Small House Organizing
Little spaces look bigger when you're organized
by Elizabeth Walker
walked into this house and knew it was right. After an apartment, to have a 1400 square foot house to my husband and myself seemed like heaven! It appeared huge, and although we didn't have decent furniture or the finances to afford any, the lovely cedar walls, the quaint porch, and the adorable tiny kitchen made it feel like mine right from the beginning.
That was 16 years ago. Since then:
- It no longer feels spacious, given two teenage daughters, two large dogs, one old cat, one dove, a divorce and a second husband (this one 6'4").
- The kitchen has been redone and now feels much bigger.
- And the house is still just right. Well, most of the time.
Throughout the years I have struggled with what has become a tiny space, and have struck a kind of balance between my house and my home life; I have chosen to make a home that is warm and welcoming, comfortable and easy. In exchange, I settled for some clutter and shelving.
Strategies to avoid shrieking
Some days my goal is to live in a hotel lobby, where everything is carefully arranged, spare, unused, and smells of disinfectant. Okay, so I can't really live like that. But I often long to shriek at everyone "PICK UP!" I resist, but sometimes just barely. To prevent shrieking and begging for help picking up, I developed some strategies that would work for anyone whose house feels too small.
Children's playroom/private space: When the kids were little, they shared one room, and the other room became the playroom. Splitting the functions cut down on clutter. As my daughters grew, we rearranged so that now each has her own, albeit tiny, bedroom. The playroom works as a combination study-, art-, play-, sewing-, and computer-room.
A place for everything: More stuff means more space. New hobbies, which seem to happen with alarming frequency, create storage crises. The only ways to make space are shelving, containers and boxes, and lots of creativity.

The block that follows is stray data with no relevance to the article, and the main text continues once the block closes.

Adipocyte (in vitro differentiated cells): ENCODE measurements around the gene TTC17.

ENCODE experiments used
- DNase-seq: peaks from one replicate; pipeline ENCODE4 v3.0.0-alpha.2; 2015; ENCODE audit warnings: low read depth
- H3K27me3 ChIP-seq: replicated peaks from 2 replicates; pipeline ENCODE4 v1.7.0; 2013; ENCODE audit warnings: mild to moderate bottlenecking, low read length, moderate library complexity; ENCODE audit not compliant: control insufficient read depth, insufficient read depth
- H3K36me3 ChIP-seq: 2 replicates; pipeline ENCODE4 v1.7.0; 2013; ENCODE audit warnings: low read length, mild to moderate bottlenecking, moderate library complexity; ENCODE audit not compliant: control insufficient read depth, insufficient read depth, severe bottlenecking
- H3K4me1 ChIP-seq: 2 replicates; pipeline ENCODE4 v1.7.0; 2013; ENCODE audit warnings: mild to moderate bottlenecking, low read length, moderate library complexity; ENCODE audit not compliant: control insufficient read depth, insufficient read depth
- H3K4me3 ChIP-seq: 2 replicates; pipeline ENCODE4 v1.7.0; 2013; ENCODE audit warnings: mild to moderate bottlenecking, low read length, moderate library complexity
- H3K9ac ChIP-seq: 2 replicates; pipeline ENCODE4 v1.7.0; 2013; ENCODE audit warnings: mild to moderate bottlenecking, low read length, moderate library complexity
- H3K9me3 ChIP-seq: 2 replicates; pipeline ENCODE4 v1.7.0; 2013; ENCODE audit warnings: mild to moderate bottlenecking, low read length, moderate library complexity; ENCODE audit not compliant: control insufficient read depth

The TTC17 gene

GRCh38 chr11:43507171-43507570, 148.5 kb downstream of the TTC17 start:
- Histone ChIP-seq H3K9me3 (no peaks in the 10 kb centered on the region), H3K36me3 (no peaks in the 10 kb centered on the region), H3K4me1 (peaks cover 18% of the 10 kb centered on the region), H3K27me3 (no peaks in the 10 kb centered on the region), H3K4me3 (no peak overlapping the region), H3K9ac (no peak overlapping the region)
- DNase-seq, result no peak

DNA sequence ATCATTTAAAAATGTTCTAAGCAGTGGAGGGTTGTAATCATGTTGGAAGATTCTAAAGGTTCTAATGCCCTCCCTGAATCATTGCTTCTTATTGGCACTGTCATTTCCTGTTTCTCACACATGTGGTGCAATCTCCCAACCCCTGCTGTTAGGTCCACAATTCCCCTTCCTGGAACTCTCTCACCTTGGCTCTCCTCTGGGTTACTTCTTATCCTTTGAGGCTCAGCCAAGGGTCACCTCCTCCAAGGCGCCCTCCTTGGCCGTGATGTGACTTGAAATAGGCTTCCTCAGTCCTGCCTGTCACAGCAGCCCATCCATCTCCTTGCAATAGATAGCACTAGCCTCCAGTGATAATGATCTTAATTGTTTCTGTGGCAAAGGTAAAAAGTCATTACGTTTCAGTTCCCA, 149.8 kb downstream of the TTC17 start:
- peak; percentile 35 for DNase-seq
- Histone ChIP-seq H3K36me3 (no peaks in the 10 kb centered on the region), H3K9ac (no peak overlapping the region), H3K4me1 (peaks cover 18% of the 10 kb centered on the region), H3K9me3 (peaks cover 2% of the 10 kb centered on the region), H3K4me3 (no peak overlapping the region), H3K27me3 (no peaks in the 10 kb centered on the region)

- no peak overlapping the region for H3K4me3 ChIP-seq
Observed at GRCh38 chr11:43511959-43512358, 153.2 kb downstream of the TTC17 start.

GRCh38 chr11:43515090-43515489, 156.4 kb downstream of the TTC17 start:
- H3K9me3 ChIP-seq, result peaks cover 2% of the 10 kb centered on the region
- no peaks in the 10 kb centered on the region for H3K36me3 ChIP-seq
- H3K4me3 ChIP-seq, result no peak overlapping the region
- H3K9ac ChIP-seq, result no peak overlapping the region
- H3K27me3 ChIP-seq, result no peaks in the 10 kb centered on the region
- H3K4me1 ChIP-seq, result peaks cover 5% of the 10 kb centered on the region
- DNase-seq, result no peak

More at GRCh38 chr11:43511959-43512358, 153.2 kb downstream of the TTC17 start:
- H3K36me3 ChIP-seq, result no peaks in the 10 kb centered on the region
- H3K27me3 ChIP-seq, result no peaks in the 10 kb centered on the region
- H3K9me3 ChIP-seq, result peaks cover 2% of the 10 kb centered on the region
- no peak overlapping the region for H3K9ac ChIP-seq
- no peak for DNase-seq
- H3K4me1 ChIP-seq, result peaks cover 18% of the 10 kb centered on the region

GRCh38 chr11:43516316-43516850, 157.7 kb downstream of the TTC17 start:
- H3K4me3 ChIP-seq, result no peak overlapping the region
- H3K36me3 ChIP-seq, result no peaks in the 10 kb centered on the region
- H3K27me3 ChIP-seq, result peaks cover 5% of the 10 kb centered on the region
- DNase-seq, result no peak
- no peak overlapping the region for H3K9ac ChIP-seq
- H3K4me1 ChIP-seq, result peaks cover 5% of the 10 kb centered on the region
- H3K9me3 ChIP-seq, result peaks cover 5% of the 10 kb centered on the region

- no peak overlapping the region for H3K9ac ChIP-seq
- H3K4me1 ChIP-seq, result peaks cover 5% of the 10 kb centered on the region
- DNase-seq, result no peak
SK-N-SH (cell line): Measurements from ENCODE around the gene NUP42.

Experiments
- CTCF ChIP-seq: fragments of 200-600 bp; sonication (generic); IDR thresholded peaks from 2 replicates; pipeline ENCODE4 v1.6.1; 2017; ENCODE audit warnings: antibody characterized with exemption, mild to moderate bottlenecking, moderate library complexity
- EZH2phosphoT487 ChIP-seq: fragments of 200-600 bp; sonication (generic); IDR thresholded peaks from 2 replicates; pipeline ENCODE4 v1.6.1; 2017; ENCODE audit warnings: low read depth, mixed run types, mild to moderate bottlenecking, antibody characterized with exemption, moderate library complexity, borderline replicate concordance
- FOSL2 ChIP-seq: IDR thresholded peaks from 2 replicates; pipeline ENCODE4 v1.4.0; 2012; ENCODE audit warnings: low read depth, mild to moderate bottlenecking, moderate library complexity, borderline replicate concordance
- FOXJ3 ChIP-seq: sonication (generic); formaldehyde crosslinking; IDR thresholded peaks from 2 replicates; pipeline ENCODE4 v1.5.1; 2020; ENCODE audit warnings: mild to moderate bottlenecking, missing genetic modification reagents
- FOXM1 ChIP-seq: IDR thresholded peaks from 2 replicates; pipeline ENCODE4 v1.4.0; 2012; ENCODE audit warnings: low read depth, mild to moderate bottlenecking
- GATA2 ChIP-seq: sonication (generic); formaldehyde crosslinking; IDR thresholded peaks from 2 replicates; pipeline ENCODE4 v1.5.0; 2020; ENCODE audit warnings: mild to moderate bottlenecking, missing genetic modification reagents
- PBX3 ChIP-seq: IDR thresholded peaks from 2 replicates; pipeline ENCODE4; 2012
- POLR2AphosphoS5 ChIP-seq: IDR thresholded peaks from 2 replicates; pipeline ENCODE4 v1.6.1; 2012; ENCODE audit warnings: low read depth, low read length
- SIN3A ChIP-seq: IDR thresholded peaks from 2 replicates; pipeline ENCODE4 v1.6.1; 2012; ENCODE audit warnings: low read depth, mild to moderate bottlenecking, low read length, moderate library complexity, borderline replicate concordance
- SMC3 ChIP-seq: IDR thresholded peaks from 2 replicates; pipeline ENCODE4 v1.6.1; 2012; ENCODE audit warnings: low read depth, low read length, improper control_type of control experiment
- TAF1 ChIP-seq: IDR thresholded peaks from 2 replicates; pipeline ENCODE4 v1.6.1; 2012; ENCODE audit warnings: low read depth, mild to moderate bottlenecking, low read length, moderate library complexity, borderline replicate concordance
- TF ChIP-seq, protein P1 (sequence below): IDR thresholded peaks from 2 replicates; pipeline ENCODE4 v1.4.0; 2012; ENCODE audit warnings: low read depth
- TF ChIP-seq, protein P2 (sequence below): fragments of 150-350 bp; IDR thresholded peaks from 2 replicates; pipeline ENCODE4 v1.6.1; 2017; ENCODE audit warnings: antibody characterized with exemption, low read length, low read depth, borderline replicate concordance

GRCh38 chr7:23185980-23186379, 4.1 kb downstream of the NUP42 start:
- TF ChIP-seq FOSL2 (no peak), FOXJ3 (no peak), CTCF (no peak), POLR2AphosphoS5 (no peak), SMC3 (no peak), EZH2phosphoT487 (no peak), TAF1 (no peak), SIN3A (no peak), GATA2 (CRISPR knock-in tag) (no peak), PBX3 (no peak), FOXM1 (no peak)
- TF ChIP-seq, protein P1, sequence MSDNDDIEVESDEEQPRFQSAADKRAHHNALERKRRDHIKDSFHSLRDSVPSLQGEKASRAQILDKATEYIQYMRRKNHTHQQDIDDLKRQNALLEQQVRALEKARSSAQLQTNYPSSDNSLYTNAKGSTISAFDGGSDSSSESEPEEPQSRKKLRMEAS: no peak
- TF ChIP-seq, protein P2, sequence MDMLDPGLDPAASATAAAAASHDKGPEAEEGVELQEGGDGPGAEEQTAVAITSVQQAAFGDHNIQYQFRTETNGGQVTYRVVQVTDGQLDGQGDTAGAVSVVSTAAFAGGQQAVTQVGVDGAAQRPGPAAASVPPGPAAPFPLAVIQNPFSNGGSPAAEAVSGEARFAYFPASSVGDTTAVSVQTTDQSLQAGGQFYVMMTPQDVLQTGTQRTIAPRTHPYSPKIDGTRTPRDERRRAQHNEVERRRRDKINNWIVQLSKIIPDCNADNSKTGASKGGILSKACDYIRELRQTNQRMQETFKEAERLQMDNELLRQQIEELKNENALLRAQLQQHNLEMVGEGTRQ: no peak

Ruthlessly giving and throwing things away: We have a give-away bag (always on hand) and weed through books, clothes, and other possessions, at least annually. I especially hate giving my books away, but I need the shelving more than some of the books that find their way into our house.
Shelves and boxes: They're the only way to make space in a house where there's none. Going up makes otherwise unused areas into useful, organized places. Grouping items on shelves in labeled boxes makes putting things away easier, thus reducing the tendency to clutter.
Staying on top of it: I've found that regular patrol is an important part of keeping a tiny house manageable. What we call patrol consists of daily and long-term activities. We take a few minutes a night, or at least every other day, to make sure the main spaces are picked up. During the patrol I start identifying categories of things without their own spots. Once I identify a category, I can try to assign space for those items.
Long-term, I make sure every room is fully cleaned and organized over the course of a month or so. Some people have suggested that I don't want to move because it's so much work. I always think about the number of times I've been through every item in every room in this tiny house, and realize I "move" about once a year--I just spread the move over a longer time.
Nightly patrol is the most important. During the nightly mission, I assign some things to piles, containing the clutter to deal with later. I clear the dining room and kitchen table (unless they are home to a temporary art or science fair project), and remove unauthorized clutter from the kitchen counters. This investment of five or ten minutes gives me the illusion of order that I desperately need.
A good time for all
The result of my program is that we have a stack of the latest books, homework assignments, papers, and art projects still out and ready to be worked on. We know where other stuff is, or where it should be. Our house is a home: Comfortable, easy, and (almost) manageable. In fact, we have a pretty good time. And only occasionally do I think of running off to a hotel to free me from further clutter!
Elizabeth Donovan Walker is a writer who writes as much as she can, including children's stories, adult fiction and mysteries, and technical and marketing writing. She lives in Boulder, Colorado in a small house with her small family and more pets than she had intended to have. You can contact her at beth@GoodJobJack.com.